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"Paris, je t'aime" Review

Paris, je t'aime is what you get when you combine 20 short films averaging six minutes each from directors both familiar to gringo audiences (e.g. the Coen Brothers, Wes Craven, Alexander Payne, Alfonso Cuarón) and unknown beyond the art house and clove cigarette circles (e.g. Nobuhiro Suwa, Sylvain Chomet, Isabel Coixet - me neither) with stars familiar (e.g. Natalie Portman, Steve Buscemi, Gena Rowlands, Elijah Wood, Nick Nolte) and less so (i.e. everyone else) all set in Paris, but rarely the Eiffel Tower/Arc de Triomphe postcard version of the City of Lights.

With so many players and scenes and no real overarching theme - love and Paris, I suppose - it's more a curiosity to see American actors speak fluent Frog and see who succeeds best with such a limited time frame. Standouts are the Coen Brothers bit with Steve Buscemi's silent torment as he finds out why you don't make eye contact with strangers; a wild moody piece involving vampires; a quiet hairstyling supplies salesman's encounter with a Chinese salon; and a sprightly romance between a blind young man and Portman's up-and-coming actress. Not as good is Cuarón's one-shot meander which feels like a warm-up for his Children of Men set pieces and Van Sant's tedious and oh-so-predictable chunk which I suspect was more for his personal spank bank and I don't just mean the obligatory Kurt Cobain reference.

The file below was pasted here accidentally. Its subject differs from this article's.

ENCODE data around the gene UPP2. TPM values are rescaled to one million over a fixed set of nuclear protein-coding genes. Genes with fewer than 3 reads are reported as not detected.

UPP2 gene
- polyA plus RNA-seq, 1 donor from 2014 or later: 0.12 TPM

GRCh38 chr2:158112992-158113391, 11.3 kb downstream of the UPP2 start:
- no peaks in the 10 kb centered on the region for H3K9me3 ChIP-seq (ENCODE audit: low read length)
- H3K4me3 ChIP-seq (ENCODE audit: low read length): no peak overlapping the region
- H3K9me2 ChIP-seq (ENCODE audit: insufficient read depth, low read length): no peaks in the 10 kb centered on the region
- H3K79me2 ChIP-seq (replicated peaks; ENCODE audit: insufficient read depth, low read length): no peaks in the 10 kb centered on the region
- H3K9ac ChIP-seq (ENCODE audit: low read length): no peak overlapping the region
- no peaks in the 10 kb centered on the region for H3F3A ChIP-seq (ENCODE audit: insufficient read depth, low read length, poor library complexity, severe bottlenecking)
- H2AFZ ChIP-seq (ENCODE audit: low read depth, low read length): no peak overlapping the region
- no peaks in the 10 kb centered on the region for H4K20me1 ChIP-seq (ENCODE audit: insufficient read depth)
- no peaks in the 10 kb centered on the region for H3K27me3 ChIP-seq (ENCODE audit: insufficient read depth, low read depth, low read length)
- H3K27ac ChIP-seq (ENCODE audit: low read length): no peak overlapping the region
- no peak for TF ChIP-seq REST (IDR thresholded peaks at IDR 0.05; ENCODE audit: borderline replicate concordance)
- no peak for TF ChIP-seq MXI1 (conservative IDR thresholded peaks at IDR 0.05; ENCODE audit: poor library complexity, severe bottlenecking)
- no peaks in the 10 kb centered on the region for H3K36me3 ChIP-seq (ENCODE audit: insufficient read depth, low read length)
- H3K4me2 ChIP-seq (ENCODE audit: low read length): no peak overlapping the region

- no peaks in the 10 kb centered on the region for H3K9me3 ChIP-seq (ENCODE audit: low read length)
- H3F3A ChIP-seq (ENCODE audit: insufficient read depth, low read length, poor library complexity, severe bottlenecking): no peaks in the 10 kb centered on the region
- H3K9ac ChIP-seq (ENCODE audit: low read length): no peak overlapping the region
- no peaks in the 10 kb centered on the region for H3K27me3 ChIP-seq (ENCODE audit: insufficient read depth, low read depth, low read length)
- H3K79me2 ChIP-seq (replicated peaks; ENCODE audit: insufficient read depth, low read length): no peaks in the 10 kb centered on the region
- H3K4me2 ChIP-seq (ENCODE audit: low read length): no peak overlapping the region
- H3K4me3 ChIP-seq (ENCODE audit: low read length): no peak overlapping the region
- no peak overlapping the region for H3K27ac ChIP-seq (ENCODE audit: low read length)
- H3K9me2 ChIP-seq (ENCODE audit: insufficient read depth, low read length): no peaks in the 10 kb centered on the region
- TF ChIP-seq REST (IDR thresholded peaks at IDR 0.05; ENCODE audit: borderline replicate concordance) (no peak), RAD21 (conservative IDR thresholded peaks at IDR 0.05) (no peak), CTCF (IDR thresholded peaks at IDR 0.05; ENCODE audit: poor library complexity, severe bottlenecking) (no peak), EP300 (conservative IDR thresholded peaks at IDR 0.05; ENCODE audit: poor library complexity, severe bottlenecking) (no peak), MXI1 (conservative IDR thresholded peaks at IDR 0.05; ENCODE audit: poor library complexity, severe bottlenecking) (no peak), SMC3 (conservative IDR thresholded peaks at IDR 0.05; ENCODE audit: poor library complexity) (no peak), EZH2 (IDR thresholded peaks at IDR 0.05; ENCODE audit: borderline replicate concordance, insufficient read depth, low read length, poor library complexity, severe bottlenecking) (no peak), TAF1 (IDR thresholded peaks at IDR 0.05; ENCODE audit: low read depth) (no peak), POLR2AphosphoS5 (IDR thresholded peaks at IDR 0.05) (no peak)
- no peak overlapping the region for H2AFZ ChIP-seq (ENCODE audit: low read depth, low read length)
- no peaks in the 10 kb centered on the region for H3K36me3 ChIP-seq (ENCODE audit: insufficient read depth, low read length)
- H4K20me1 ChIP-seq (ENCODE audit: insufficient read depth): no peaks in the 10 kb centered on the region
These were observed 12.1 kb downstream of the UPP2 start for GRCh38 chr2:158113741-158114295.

Just as with Michigan weather, if something about Paris, je t'aime doesn't strike your fancy, wait a few minutes and it will change. There are more hits than misses and some are quite poignant, balancing out the twaddle like a young woman singing some dumb lullaby. Twice. As long as you're not expecting a travelogue - that's what Taken and Before Sunset are for, it's worth a looksee for any adventurous movie fan.

Score: 7/10


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